The objectivity in auditing

The objectivity in auditing

Being objective can be defined as not being influenced or biased by personal feelings or opinions in considering and representing facts. Bias can occur in sample selection or may affect the judgments and interpretation of the results reached by auditors during their work. 

Audits should be conducted in such a manner to ensure the objectivity of the audit process and findings to term the audit as independent and impartial. 

Risks that affect the objectivity

  1. The comprehensiveness of an audit schedule– is the schedule covering all the processes in the organization or some processes are always being left out in audits. It is very important to review the previous audit reports to avoid auditing the same clauses of the standard or the same samples that were picked during the previous audit.
  2. Self-assessment – This happens when auditors audit their own work; maybe an employee has joined the audit department and they are assigned their previous department. Auditors may be assigned to audit organizations that they helped set up their documentations, or during the previous audit, there are some recommendations which you suggested then they have been implemented. In such scenarios, it is recommended that the audit team leader is made aware immediately to amend changes in the plan. 
  3. Frequency of audits as determined by status and importance of process/activity- The core processes in an organization should be audited at least twice in a year. Previous audit reports should be considered in order to check the effectiveness of the actions taken to eliminate non-conformities raised.  
  4. Selection of auditors- team leaders should be keen to select competent auditors based on the area or sector to be audited. If there is no expertise in a given area, an arrangement should be made for technical expert(s) to join the team. It is not wise for auditors to audit very close friends and relatives as this may create some level of bias.
  5. Personal Interests and relations– internal auditors should avoid situations that cause a conflict of interest. Auditing your spouse/close friend is one such incidence. It leads to turning a blind eye to some auditing results that may get him into embarrassing situations with them.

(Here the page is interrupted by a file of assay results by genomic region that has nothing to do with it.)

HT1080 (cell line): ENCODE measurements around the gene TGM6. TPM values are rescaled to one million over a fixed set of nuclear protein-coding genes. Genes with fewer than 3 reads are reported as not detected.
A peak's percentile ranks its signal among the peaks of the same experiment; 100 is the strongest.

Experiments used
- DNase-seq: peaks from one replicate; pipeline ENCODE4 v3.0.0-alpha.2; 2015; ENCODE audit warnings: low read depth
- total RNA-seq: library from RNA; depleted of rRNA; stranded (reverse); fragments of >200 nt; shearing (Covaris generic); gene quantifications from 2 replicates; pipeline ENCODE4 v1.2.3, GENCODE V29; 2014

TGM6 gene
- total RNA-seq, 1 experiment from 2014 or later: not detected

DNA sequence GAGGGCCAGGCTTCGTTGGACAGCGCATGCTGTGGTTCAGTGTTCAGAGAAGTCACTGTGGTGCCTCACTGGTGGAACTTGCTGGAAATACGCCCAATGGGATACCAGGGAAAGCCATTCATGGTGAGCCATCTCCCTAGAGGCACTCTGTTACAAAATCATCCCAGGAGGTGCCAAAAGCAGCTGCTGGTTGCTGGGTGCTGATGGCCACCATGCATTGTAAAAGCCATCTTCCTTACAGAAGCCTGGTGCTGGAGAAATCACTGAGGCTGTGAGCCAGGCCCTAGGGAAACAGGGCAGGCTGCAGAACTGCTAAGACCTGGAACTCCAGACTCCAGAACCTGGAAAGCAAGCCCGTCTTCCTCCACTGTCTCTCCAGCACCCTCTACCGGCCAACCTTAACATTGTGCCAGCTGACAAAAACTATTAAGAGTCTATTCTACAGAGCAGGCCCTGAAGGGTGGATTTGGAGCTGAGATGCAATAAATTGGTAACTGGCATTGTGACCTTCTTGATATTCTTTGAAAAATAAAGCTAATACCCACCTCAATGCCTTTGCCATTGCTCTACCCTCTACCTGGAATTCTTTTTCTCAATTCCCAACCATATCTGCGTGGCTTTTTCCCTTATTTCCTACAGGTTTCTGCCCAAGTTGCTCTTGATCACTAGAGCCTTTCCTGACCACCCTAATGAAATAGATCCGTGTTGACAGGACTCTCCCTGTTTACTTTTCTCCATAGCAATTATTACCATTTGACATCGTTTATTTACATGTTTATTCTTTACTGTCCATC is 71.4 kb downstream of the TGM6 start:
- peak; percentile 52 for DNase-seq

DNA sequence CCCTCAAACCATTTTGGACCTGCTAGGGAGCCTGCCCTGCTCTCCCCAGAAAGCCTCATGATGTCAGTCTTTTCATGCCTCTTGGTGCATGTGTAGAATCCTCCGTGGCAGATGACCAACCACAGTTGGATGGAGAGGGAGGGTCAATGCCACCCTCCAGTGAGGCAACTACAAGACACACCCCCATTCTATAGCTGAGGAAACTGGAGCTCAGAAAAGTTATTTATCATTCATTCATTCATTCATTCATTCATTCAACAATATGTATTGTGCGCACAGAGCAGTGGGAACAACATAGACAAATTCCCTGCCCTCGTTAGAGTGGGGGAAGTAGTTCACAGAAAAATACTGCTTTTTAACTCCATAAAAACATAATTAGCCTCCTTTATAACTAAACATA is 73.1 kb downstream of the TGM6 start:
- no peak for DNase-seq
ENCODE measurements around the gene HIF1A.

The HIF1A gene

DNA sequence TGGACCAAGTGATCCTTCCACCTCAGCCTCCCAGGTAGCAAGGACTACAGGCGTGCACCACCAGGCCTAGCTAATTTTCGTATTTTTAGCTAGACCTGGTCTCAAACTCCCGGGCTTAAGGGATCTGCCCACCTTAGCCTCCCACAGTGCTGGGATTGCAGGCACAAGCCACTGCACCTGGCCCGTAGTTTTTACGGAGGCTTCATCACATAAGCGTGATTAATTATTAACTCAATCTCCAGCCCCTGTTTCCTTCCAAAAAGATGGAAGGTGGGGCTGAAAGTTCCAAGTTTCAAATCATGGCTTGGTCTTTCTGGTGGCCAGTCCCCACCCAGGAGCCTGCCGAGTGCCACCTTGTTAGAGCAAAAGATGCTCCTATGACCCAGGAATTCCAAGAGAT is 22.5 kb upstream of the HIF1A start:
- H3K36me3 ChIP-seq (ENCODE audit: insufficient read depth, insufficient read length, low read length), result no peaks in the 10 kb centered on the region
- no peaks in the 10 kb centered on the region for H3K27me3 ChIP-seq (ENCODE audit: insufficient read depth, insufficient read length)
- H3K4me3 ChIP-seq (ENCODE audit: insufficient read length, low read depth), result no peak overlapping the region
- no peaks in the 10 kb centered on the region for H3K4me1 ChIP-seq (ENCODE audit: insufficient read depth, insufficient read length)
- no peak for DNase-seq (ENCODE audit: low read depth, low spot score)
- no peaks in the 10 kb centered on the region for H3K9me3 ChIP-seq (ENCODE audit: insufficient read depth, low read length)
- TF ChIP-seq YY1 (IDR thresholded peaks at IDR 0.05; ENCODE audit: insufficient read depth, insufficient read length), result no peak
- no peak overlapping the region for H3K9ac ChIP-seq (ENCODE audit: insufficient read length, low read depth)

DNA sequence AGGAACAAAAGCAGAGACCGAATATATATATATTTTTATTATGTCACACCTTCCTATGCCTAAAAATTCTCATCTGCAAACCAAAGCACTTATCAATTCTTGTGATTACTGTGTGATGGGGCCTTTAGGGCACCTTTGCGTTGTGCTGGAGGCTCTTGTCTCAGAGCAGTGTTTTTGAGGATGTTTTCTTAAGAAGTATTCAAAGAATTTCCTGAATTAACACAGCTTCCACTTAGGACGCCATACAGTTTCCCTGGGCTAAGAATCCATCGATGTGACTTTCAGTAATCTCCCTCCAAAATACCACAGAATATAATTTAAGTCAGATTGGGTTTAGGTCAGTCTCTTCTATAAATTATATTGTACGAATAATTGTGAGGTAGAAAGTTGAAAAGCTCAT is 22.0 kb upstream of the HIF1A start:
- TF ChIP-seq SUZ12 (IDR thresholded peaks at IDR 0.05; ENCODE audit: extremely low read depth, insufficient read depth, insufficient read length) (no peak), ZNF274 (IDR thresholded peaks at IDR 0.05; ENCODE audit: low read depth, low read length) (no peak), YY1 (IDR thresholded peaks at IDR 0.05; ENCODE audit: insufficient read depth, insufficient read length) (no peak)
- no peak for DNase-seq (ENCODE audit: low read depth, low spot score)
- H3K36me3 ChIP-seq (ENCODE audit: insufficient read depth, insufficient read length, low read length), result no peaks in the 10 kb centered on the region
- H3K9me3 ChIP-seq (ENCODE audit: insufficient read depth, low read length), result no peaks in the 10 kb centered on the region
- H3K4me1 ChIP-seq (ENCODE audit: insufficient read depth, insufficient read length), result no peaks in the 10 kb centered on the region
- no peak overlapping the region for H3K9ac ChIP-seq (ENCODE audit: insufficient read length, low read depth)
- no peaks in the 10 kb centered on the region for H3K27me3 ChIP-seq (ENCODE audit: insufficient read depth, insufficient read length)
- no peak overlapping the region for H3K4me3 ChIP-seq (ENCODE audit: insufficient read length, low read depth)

1. Career intimidation – this happens especially when junior staff is auditing their senior. Fear of making decisions that may have an impact on the continuity of the internal auditor’s employment in the organization or on their career development. 
  2. Resource allocation
    • Time- more time should be allocated to the complex functions in an organization or the core function. Short time periods may cause a sample to be audited and this may not result in objective audit findings and conclusion. Too much time on one process is not advisable as the auditee may get tired of being asked too many questions or the auditor may deviate from the checklist. 

Enough time should be allocated between audits for auditors to transition to the next auditee with ease, especially for multisite projects. Where possible, use audit guides. 

  1. Infrastructure- the right tools for the audit must be provided. The audit criteria-(i.e. standards, legal requirements), electronics for remote audit (computers, internet, meeting platform) transport to the audit site,  etc
  2. . Management support– This form of support is very important if an audit is to achieve its intended objectives. If the top management that is supposed to be part of the audit avoids the process, then it sends the signal that the process is not that important. 
  3. Staff support – members of staff should be sensitized on the importance of the audit process so that they voluntarily offer information asked by auditors. 

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